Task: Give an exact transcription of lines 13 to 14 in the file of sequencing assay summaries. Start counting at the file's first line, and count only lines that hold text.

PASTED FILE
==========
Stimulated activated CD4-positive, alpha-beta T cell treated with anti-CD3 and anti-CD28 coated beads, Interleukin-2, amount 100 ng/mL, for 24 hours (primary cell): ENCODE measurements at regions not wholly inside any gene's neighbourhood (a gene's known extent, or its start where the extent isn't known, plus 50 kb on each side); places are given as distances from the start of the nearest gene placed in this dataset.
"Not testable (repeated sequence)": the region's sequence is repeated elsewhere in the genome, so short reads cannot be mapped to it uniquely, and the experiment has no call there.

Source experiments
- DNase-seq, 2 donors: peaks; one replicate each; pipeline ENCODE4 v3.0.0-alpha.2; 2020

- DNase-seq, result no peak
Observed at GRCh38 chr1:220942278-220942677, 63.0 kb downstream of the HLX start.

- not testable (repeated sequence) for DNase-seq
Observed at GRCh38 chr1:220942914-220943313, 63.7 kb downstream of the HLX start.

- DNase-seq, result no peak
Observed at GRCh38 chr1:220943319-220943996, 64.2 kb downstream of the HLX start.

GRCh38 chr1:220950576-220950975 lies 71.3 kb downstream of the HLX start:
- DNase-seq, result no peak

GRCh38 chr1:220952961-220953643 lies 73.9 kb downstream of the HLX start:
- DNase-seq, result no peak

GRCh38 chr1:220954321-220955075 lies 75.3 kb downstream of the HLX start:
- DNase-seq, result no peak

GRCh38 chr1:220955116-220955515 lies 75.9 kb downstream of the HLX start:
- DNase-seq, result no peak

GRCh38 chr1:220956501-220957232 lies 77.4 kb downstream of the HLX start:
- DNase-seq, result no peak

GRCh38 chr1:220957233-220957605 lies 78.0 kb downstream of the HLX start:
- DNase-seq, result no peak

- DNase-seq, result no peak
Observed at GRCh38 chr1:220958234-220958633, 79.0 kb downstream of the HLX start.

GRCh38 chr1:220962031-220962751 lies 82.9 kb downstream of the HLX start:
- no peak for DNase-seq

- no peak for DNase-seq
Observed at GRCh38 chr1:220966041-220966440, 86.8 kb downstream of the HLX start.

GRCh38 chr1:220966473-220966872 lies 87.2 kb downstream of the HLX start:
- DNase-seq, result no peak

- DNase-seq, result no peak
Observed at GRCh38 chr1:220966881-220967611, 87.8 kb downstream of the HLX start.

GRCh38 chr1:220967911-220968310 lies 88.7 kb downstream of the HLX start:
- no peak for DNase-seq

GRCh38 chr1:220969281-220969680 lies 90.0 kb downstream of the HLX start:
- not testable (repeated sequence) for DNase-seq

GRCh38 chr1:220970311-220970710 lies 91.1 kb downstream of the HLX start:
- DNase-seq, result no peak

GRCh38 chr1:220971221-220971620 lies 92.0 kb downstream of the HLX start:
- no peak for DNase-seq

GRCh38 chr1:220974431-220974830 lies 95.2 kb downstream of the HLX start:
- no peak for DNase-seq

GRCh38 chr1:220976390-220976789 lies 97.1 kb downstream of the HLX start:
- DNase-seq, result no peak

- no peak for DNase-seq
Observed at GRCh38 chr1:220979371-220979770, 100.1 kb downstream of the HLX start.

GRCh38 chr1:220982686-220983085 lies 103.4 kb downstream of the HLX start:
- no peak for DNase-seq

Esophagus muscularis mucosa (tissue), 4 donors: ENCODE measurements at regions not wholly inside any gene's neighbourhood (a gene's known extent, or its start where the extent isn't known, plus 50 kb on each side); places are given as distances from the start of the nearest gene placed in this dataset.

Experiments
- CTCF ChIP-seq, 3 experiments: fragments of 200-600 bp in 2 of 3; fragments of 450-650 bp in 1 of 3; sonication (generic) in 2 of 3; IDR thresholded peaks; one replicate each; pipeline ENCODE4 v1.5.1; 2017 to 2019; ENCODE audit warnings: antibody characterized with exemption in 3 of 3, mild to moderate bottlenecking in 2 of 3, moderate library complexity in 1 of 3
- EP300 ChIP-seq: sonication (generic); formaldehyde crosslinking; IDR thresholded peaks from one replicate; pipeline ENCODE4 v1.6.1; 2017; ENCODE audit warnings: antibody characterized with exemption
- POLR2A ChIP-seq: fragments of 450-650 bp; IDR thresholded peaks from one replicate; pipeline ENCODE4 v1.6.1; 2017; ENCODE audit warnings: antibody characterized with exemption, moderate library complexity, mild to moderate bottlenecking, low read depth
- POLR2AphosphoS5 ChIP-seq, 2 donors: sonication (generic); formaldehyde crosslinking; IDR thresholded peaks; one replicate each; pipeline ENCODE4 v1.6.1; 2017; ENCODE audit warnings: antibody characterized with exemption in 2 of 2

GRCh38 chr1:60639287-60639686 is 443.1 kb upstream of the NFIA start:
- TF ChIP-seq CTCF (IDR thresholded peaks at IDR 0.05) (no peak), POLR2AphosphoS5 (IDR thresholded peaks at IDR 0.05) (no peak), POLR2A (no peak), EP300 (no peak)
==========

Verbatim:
GRCh38 chr1:220952961-220953643 lies 73.9 kb downstream of the HLX start:
- DNase-seq, result no peak